More than 250,000 converged on the mall in front of The Lincoln Memorial in Washington, D.C. on August 28, 1963 in The March on Washington for Jobs and Freedom, to protest economic and social inequalities in America.
The event, headed by A. Philip Randolph, founder of the Brotherhood of Sleeping Car Porters, and organized by Bayard Rustin, was more than 20 years in the making. Randolph began planning the march as early as 1941, when he planned a march to protest the exclusion of blacks from World War II defense jobs and the New Deal programs by Franklin D. Roosevelt. FDR demanded that Randolph call off the march. When he refused, FDR capitulated to Randolph’s demands by signing Executive Order 8802, prohibiting employment discrimination in the defense industries.
Having achieved his objective, Randolph called off his planned march. Randolph deployed the threat of a march again in June of 1963. President John F. Kennedy tried to persuade him to cancel. But this time, Randolph went through with the march and on August 28, 1963, history was made.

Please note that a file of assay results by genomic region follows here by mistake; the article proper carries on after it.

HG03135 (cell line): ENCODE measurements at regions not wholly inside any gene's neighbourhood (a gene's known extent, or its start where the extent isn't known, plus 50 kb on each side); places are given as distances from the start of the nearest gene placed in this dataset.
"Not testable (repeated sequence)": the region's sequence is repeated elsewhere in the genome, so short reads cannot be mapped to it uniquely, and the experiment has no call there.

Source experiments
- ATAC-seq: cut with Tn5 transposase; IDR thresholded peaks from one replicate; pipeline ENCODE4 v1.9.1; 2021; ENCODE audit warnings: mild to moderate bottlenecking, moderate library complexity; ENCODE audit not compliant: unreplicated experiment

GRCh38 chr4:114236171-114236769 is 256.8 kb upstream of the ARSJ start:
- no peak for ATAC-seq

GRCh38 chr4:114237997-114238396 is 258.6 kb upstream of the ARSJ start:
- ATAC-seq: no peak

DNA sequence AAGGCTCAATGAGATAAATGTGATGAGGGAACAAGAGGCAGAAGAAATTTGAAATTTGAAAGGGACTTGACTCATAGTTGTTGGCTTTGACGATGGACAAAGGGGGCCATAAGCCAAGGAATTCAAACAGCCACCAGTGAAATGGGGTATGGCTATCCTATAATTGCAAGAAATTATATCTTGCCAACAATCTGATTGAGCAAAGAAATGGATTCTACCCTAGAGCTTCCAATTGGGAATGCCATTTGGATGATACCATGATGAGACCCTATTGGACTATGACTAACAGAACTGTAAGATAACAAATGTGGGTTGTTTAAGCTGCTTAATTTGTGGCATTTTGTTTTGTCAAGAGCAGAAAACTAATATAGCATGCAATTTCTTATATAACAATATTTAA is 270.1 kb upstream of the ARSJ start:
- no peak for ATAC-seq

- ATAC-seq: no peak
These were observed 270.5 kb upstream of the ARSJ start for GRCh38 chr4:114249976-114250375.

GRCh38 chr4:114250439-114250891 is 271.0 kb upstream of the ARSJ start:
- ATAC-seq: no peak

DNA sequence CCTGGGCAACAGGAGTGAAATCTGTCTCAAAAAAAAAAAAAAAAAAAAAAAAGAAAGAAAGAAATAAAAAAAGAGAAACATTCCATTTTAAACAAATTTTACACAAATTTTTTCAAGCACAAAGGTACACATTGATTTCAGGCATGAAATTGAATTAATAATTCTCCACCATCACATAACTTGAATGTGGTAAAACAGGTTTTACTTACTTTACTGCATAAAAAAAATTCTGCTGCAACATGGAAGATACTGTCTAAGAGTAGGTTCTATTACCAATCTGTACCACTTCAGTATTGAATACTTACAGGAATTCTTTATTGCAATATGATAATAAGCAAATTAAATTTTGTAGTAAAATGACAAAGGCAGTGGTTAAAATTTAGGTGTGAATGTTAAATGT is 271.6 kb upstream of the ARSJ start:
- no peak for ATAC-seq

Randolph led off the day with a promise: “We here today are only the first wave. When we leave, it will be to carry the civil rights revolution home with us into every nook and cranny of the land, and we shall return again and again to Washington in ever growing numbers until total freedom is ours.”
Other speakers included Rustin, NAACP president Roy Wilkins, John Lewis of the Student Non-Violent Coordinating Committee (SNCC) Actors/Activists Ossie Davis and Ruby Dee, with musical performances by Joan Baez, Bob Dylan, Marian Anderson and Mahalia Jackson, who helped fund the works of the movement.
But the big star of the day was Dr. Martin Luther King, Jr., who delivered the “I Have a Dream” speech.